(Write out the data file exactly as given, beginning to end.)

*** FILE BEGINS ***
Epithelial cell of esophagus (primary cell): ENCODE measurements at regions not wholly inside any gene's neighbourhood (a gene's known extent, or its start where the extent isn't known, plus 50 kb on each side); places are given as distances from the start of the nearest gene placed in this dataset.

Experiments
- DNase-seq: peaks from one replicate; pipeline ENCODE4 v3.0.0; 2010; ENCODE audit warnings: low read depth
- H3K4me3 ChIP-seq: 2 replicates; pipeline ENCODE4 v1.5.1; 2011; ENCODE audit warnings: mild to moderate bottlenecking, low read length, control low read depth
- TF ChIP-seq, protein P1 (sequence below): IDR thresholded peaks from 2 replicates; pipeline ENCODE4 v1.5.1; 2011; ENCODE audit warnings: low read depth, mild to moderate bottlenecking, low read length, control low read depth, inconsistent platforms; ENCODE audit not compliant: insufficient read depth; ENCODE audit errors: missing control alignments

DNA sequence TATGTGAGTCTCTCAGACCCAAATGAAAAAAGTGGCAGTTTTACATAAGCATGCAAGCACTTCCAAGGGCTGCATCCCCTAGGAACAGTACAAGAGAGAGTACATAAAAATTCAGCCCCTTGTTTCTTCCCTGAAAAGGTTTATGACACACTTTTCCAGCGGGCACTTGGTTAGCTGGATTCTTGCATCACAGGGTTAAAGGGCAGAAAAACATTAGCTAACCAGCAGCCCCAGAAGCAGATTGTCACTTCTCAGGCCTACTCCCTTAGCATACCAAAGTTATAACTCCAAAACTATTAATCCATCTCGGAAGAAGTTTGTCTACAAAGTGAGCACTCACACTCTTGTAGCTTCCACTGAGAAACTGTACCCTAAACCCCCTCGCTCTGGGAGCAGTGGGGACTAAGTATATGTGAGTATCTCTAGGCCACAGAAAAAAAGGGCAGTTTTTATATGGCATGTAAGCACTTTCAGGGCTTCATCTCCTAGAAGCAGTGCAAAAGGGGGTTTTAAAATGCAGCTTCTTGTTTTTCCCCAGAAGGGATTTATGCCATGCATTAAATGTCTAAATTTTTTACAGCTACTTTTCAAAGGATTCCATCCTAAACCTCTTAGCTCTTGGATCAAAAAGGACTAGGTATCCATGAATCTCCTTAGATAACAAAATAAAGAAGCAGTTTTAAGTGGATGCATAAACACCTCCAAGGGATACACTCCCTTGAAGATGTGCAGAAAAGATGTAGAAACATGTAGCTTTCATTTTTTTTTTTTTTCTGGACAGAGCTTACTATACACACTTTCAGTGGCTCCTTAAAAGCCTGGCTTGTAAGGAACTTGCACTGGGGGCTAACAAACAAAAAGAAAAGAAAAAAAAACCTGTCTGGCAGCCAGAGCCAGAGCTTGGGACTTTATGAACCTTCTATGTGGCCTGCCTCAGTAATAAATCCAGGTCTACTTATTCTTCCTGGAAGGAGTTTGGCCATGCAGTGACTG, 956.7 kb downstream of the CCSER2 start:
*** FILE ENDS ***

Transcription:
Epithelial cell of esophagus (primary cell): ENCODE measurements at regions not wholly inside any gene's neighbourhood (a gene's known extent, or its start where the extent isn't known, plus 50 kb on each side); places are given as distances from the start of the nearest gene placed in this dataset.

Experiments
- DNase-seq: peaks from one replicate; pipeline ENCODE4 v3.0.0; 2010; ENCODE audit warnings: low read depth
- H3K4me3 ChIP-seq: 2 replicates; pipeline ENCODE4 v1.5.1; 2011; ENCODE audit warnings: mild to moderate bottlenecking, low read length, control low read depth
- TF ChIP-seq, protein P1 (sequence below): IDR thresholded peaks from 2 replicates; pipeline ENCODE4 v1.5.1; 2011; ENCODE audit warnings: low read depth, mild to moderate bottlenecking, low read length, control low read depth, inconsistent platforms; ENCODE audit not compliant: insufficient read depth; ENCODE audit errors: missing control alignments

DNA sequence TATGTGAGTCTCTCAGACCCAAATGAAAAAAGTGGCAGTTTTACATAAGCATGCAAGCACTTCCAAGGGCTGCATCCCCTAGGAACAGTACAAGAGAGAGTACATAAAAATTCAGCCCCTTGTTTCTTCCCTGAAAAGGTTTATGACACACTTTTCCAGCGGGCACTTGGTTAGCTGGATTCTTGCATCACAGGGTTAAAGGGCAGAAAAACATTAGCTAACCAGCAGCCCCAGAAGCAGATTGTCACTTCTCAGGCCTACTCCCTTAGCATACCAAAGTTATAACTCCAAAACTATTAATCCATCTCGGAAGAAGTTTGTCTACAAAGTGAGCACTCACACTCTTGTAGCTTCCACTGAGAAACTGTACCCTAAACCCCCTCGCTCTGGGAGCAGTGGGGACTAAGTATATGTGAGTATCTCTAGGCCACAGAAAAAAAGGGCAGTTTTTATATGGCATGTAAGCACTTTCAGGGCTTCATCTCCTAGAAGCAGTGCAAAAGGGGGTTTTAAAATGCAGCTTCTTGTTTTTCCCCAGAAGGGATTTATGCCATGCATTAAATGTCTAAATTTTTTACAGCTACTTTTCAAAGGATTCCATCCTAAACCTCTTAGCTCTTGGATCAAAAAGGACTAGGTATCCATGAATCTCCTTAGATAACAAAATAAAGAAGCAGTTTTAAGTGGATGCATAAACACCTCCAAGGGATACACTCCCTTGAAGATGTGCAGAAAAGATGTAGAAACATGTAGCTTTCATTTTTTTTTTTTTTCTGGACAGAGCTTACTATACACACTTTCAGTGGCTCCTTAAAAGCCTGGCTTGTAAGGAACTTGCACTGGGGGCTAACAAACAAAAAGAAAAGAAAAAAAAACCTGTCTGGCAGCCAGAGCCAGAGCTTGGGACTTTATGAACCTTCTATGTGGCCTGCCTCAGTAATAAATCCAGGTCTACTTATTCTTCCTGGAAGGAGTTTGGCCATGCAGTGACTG, 956.7 kb downstream of the CCSER2 start: